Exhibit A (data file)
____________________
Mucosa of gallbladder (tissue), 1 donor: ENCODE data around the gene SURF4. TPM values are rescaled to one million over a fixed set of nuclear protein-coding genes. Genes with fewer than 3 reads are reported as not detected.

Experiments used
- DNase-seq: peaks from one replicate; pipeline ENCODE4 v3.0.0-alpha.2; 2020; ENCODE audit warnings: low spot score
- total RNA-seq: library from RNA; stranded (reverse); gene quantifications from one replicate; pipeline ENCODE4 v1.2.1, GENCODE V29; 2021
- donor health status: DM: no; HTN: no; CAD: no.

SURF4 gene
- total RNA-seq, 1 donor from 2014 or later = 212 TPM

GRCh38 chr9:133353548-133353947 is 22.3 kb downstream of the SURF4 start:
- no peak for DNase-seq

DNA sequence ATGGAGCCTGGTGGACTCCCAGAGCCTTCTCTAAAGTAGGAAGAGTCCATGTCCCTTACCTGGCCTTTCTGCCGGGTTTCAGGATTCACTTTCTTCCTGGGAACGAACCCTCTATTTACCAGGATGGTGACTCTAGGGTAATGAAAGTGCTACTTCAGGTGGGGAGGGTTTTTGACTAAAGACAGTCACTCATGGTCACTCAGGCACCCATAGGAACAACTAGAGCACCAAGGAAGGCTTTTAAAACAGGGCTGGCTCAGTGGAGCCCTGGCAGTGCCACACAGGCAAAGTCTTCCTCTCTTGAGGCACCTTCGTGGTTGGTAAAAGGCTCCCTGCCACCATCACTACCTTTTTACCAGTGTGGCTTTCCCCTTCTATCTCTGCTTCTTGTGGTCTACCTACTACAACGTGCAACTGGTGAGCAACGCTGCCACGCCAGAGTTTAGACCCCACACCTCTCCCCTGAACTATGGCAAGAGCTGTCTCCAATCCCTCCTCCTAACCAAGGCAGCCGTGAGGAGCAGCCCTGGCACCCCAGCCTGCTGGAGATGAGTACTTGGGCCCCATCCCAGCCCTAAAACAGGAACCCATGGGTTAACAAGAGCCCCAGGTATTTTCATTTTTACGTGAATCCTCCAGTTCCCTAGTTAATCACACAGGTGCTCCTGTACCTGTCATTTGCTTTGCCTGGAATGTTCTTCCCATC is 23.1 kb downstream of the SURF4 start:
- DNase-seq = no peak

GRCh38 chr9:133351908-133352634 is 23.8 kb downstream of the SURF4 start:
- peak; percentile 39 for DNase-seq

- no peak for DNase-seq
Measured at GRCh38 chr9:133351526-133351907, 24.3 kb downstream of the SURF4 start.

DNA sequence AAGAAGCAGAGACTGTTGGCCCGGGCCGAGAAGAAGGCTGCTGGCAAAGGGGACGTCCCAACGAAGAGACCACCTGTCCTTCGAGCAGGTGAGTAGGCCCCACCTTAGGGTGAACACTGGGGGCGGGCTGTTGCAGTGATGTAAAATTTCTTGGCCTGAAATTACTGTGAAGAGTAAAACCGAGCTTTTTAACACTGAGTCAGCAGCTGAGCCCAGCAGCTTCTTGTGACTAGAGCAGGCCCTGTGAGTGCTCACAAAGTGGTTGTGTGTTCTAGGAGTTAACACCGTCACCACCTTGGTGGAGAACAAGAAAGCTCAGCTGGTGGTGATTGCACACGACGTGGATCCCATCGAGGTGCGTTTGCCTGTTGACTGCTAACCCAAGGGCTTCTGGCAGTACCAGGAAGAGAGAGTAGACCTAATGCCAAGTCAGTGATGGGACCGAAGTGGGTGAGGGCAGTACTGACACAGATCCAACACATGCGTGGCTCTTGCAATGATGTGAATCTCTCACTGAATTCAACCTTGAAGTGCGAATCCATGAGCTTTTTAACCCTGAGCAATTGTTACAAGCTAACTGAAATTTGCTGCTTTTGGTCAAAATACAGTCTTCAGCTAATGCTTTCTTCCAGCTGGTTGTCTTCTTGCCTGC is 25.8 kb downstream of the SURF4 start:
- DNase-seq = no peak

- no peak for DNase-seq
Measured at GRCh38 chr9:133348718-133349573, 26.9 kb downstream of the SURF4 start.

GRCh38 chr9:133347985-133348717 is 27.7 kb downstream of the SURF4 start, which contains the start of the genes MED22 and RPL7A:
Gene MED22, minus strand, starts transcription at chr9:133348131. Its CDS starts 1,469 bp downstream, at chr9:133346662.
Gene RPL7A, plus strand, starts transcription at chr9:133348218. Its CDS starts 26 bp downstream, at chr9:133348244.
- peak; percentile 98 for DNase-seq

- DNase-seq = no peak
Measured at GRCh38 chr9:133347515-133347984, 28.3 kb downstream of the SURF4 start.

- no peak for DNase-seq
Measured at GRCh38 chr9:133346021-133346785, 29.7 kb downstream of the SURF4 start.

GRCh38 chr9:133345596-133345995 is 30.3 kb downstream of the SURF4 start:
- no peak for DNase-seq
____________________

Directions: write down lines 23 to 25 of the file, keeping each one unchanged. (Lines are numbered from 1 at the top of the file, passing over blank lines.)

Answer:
- peak; percentile 98 for DNase-seq

- DNase-seq = no peak
Measured at GRCh38 chr9:133347515-133347984, 28.3 kb downstream of the SURF4 start.